Daily Calendar for Sunday, March 13, 2022 | Almanac.com

Daily Calendar for Sunday, March 13, 2022

Today is the beginning of Daylight Saving Time, time for moving the clocks one hour ahead. The exceptions are Arizona, Hawaii, Puerto Rico, the Virgin Islands, and American Samoa. Credit for Daylight Saving Time belongs to Benjamin Franklin, who first suggested the idea in 1784. The idea was revived in 1907, when William Willett, an Englishman, proposed a similar system in the pamphlet The Waste of Daylight. The Germans were the first to officially adopt the light-extending system in 1915 as a fuel-saving measure during World War I. The British switched one year later, and the United States followed in 1918, when Congress passed the Standard Time Act, which established our time zones. This experiment lasted only until 1920, when the law was repealed due to opposition from dairy farmers (cows don’t pay attention to clocks). During World War II, Daylight Saving Time was imposed once again (this time year-round) to save fuel.

Question of the Day

Does Vermont have a long enough growing season for red peppers? The green bell type are no problem. How about okra?
We are very doubtful about growing red bell peppers in Vermont. If they’re planted in a sheltered valley, if spring comes early, if the summer is hot, hot, hot—then maybe. We don’t advise growing okra either. This plant requires a warm soil and climate, which is why it is associated with the South.

Advice of the Day

Though honey is sweet, do not lick it off a brier.

Home Hint of the Day

When laying a floor, start along the most irregular wall. It’s easier to cut for that wall before laying floorboards that close you in.

Word of the Day

Three Chilly Saints
Mamertus, Pancras, and Gervais were three early Christian saints. Because their feast days, on May 11, 12, and 13, respectively, are traditionally cold, they have come to be known as the Three Chilly Saints. An old French saying goes: β€œSt. Mamertus, St. Pancras, and St. Gervais do not pass without a frost.”

Puzzle of the Day

When a person falls out a window, what does he always fall against?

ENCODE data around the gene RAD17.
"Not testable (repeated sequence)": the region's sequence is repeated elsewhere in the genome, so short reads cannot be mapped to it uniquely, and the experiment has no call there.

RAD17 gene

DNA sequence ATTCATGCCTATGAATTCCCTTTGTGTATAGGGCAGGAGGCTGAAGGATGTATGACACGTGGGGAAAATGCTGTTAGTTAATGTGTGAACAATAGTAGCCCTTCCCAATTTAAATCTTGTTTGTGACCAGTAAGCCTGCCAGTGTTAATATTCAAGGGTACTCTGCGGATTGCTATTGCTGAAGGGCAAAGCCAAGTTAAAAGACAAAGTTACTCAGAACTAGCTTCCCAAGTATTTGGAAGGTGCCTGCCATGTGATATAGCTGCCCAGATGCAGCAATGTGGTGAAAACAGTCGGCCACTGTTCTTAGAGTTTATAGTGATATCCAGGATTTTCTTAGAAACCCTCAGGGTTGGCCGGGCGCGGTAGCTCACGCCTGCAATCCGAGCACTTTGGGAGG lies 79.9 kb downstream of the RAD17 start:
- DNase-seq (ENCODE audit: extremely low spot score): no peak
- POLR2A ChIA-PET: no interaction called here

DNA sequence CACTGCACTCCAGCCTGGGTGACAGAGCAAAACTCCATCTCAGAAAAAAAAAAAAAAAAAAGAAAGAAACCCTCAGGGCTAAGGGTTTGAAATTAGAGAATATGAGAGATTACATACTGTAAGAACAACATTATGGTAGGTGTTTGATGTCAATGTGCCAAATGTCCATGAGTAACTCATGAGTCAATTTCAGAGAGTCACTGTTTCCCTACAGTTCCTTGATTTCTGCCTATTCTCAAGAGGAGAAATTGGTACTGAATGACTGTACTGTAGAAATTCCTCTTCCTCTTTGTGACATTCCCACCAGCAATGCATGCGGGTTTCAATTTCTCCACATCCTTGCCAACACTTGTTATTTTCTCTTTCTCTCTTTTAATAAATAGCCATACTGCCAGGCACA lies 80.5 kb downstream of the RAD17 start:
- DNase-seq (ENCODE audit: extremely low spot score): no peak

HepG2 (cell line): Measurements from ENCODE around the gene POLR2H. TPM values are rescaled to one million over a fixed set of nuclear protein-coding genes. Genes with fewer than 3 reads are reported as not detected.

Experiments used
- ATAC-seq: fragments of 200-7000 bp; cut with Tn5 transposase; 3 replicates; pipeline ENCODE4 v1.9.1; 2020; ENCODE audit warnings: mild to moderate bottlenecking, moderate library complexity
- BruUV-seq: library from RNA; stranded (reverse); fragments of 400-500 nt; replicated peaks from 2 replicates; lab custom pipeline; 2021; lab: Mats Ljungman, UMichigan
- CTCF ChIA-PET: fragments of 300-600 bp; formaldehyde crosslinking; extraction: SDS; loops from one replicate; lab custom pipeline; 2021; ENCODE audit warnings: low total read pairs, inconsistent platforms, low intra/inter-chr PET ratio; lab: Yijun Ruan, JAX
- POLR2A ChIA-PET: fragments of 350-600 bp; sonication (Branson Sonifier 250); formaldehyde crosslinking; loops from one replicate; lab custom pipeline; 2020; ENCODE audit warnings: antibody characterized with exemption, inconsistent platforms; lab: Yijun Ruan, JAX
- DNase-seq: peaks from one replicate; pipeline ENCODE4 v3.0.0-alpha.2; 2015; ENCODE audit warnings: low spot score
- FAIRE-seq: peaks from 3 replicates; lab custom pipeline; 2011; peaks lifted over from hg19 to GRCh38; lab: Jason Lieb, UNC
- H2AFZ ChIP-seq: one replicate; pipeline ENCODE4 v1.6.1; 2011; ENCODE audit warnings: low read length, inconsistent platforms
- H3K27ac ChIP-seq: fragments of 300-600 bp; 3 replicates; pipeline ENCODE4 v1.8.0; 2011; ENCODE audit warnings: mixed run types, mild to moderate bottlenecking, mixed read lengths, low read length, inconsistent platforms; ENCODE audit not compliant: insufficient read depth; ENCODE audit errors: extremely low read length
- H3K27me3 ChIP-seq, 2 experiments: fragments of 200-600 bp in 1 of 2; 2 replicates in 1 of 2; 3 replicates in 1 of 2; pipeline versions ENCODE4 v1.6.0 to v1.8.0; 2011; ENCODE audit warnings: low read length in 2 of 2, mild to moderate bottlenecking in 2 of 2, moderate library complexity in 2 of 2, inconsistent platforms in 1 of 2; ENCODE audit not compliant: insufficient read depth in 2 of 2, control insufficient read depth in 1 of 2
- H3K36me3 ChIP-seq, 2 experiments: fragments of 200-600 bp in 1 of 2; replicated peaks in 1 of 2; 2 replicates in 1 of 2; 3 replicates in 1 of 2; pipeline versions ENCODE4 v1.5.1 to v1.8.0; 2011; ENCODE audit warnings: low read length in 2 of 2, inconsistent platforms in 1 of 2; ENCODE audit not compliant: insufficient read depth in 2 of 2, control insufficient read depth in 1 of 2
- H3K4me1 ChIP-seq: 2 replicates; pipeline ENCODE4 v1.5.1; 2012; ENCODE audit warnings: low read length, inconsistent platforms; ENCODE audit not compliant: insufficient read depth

Against his will


  • Joseph Priestley (scientist) –
  • Abigail Fillmore (U.S. First Lady) –
  • Percival Lowell (astronomer) –
  • Hugo Wolf (composer) –
  • Janet Flanner (journalist) –
  • Sammy Kaye (bandleader) –
  • L. Ron Hubbard (author) –
  • Douglas Rain (Canadian actor) –
  • Neil Sedaka (singer) –
  • William H. Macy (actor) –
  • Deborah Raffin (actress) –
  • Adam Clayton (bass guitarist for U2) –
  • Annabeth Gish (actress) –
  • Coco Gauff (tennis player ) –


  • Benjamin Harrison (23rd U.S. president) –
  • Susan B. Anthony (reformer) –
  • Bruno Bettelheim (child psychologist) –
  • Maureen Stapleton (actress) –
  • Robert C. Baker (founded Cornell University’s Institute of Food Science and Marketing. He was responsible for many innovations including chicken nuggets and chicken hot dogs) –
  • Peter Tomarken (game show host) –
  • William Hurt (actor ) –


  • Harvard University was named for clergyman John Harvard–
  • Halley’s Comet reached perihelion–
  • The planet Uranus was discovered by English astronomer Sir William Herschel–
  • First political cartoon depicting Uncle Sam” published”–
  • Confederate Congress agreed on the recruitment of slaves into the army (U.S. Civil War)–
  • Chester Greenwood patented earmuffs–
  • Eadweard Muybridge’s Zoopraxiscope, an early movie projector, debuted in London–
  • Tennessee banned teaching evolution–
  • The discovery of Pluto, the ninth planet, was officially announced on this date, which was Percival Lowell’s birthday. Lowell was founder of Lowell Observatory in Flagstaff, Arizona, where Clyde W. Tombaugh discovered Pluto on February 18, 1930. (Much later, Pluto’s planet designation changed!)–
  • Hitler took formal possession of Vienna (WWII)–
  • The Viet Minh began a successful siege of the French-held Dien Bien Phu in Vietnam–
  • Oil discovered in Prudhoe Bay in Alaska–
  • U.S. Apollo 9 splashed down in the Atlantic Ocean after a 10-day flight testing the lunar module–
  • The Common Market officially inaugurated the new European Monetary System–
  • Irving King Jordan, Jr., became the first deaf president of Gallaudet University–
  • Solar flare caused power grid failure of Hydro-Quebec in Canada–
  • Moscow’s newspaper, Pravda, announced that it was suspending publication–
  • UFOs seen over Arizona, Nevada, and Sonora, Mexico–
  • For 15 minutes, Luciano Pavarotti took in bravos after the night’s performance of Tosca at the Metropolitan Opera. It was his final night of staged opera; the end of a career that began 43 years earlier. It was the biggest farewell ovation at the Met since soprano Leonie Rysanek said goodbye in January 1996.–
  • Twenty-five year old Dallas Seavey became the youngest winner of the Iditarod Trail Sled Dog Race–
  • Roman Catholic cardinals elected the church’s first South American leader, Argentine Cardinal Jorge Mario Bergoglio. He took the name Pope Francis I.–


  • Three-day blizzard, Saratoga, New York, 58 inches snow–
  • Seventy-three inches of snow depth at Woodstock, Vermont–
  • Blizzard in Vermont, New Hampshire, and Maine dumped 3 feet of snow–
  • High of 83 degrees F in New York City–
  • East coast blizzard dumped heavy snow: 25 inches in Pittsburgh, Pennsylvania; 27 inches in Albany, New York; and 13 inches in Birmingham, Alabama–

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